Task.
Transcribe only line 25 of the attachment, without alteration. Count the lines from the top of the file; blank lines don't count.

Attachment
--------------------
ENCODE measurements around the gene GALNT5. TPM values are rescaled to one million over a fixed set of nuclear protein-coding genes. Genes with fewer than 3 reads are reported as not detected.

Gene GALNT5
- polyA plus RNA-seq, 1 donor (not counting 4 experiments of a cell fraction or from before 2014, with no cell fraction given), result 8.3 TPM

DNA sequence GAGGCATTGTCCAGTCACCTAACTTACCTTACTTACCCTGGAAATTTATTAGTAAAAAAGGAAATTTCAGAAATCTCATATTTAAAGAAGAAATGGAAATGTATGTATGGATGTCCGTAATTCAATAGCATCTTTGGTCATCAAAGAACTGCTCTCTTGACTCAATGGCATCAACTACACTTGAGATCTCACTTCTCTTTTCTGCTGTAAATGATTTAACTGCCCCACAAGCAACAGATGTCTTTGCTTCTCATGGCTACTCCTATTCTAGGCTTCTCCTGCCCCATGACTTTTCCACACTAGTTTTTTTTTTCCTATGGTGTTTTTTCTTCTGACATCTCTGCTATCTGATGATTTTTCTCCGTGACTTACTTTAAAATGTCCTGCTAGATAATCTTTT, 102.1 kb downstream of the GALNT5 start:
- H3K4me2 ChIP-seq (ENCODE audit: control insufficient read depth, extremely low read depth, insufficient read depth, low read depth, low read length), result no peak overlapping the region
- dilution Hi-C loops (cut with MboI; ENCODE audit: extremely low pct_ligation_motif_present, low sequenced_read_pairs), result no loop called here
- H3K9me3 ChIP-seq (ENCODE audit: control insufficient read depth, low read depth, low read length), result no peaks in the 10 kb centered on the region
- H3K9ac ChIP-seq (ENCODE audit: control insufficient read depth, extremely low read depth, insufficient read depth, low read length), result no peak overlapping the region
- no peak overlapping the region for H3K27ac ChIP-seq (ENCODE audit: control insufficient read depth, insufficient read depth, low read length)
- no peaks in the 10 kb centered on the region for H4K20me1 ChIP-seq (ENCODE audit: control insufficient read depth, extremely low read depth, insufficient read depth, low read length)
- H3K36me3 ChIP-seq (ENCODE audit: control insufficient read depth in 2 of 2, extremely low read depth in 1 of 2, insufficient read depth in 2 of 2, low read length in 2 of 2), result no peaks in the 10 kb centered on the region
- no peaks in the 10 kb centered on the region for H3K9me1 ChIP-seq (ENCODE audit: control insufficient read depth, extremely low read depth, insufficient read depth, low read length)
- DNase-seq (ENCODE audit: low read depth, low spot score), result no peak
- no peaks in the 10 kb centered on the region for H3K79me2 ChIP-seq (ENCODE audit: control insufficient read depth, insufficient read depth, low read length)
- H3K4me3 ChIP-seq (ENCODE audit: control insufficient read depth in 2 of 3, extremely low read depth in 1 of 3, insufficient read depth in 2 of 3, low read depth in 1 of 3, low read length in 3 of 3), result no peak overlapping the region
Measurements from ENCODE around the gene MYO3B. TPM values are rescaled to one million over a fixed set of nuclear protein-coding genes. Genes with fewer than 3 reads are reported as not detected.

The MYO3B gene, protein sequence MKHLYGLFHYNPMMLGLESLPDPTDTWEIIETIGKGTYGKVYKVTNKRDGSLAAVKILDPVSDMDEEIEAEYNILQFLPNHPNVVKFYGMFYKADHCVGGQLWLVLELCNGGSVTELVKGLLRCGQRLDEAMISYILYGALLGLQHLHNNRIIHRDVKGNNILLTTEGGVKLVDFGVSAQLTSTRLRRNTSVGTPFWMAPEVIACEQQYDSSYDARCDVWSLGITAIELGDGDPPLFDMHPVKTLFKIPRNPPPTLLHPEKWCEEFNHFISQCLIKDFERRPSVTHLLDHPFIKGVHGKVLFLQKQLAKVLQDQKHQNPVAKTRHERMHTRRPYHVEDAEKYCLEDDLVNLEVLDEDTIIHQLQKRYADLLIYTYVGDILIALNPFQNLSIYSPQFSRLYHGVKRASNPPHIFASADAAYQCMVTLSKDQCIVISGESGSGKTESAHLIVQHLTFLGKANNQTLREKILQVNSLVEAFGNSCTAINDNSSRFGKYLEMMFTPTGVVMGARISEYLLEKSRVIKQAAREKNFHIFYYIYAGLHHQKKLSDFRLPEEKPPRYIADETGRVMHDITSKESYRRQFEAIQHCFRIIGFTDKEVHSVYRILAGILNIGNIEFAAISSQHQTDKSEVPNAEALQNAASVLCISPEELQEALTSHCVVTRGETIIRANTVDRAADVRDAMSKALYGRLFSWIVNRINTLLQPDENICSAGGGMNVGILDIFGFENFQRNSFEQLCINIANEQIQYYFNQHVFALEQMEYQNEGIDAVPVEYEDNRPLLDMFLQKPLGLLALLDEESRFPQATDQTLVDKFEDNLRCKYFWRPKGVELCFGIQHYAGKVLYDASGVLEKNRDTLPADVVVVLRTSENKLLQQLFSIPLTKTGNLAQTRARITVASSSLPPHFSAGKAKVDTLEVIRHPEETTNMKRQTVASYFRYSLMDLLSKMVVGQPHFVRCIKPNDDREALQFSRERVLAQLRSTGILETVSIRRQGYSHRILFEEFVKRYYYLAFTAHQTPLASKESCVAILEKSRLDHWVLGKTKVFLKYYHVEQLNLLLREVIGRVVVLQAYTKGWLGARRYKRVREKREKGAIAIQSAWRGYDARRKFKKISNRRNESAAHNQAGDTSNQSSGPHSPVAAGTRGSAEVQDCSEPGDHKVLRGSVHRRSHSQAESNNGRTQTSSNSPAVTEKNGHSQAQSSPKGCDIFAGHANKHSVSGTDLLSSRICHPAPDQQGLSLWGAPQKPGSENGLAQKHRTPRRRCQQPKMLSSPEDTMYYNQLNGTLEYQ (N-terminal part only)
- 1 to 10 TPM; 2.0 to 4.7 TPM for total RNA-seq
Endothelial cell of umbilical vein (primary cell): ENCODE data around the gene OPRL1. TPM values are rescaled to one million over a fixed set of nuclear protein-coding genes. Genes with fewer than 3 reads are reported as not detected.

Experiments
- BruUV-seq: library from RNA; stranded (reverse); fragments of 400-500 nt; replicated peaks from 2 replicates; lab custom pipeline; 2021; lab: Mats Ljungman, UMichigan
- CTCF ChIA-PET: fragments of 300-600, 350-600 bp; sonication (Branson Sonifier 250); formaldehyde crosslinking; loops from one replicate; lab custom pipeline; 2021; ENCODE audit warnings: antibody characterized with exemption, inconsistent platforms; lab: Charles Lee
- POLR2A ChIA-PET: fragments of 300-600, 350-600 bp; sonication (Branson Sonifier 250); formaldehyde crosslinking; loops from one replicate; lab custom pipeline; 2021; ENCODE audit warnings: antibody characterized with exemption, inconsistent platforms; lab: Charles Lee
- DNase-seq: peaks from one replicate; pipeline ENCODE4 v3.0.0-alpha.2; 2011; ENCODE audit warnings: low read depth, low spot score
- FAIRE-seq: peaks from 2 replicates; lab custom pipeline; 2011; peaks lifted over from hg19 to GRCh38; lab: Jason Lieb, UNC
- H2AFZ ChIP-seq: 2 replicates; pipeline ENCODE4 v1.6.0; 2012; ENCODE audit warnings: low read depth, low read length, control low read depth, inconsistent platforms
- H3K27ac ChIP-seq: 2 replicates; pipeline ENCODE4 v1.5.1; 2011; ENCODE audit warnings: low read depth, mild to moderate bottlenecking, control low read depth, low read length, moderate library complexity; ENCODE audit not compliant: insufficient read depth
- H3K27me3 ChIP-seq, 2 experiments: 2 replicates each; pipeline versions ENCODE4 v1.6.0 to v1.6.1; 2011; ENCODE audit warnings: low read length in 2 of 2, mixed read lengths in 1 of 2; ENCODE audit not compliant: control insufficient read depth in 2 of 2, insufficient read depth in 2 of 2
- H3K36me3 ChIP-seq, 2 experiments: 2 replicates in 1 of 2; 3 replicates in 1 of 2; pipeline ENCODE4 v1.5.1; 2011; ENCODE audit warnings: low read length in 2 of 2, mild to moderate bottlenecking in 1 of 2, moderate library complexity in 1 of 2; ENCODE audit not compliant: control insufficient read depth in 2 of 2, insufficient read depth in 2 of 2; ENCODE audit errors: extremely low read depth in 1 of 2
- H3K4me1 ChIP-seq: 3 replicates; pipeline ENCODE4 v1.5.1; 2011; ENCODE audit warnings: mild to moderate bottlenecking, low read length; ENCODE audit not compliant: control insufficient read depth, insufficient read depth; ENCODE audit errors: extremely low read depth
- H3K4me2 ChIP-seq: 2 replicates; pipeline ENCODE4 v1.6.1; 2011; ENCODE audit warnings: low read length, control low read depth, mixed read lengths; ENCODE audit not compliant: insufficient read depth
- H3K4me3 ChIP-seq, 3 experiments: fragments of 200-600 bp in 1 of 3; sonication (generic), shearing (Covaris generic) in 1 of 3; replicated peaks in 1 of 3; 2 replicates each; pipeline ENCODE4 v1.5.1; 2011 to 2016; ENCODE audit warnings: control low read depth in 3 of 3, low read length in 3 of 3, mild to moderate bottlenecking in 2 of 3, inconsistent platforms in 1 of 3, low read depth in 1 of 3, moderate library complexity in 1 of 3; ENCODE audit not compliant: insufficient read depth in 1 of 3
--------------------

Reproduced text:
- FAIRE-seq: peaks from 2 replicates; lab custom pipeline; 2011; peaks lifted over from hg19 to GRCh38; lab: Jason Lieb, UNC